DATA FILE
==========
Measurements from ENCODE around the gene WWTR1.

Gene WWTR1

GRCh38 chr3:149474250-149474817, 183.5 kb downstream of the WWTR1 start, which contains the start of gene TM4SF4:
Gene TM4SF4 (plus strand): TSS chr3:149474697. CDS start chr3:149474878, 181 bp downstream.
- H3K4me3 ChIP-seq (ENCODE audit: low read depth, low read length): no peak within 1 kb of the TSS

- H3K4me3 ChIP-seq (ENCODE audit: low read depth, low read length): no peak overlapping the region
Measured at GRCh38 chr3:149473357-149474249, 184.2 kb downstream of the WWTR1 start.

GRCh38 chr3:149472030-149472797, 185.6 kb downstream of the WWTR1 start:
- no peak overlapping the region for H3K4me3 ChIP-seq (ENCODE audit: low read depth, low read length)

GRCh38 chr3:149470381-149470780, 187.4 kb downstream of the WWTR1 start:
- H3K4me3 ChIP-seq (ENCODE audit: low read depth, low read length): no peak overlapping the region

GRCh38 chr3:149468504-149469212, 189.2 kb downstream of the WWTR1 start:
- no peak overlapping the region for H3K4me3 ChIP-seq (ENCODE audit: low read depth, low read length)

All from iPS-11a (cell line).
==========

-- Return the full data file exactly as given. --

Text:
Measurements from ENCODE around the gene WWTR1.

Gene WWTR1

GRCh38 chr3:149474250-149474817, 183.5 kb downstream of the WWTR1 start, which contains the start of gene TM4SF4:
Gene TM4SF4 (plus strand): TSS chr3:149474697. CDS start chr3:149474878, 181 bp downstream.
- H3K4me3 ChIP-seq (ENCODE audit: low read depth, low read length): no peak within 1 kb of the TSS

- H3K4me3 ChIP-seq (ENCODE audit: low read depth, low read length): no peak overlapping the region
Measured at GRCh38 chr3:149473357-149474249, 184.2 kb downstream of the WWTR1 start.

GRCh38 chr3:149472030-149472797, 185.6 kb downstream of the WWTR1 start:
- no peak overlapping the region for H3K4me3 ChIP-seq (ENCODE audit: low read depth, low read length)

GRCh38 chr3:149470381-149470780, 187.4 kb downstream of the WWTR1 start:
- H3K4me3 ChIP-seq (ENCODE audit: low read depth, low read length): no peak overlapping the region

GRCh38 chr3:149468504-149469212, 189.2 kb downstream of the WWTR1 start:
- no peak overlapping the region for H3K4me3 ChIP-seq (ENCODE audit: low read depth, low read length)

All from iPS-11a (cell line).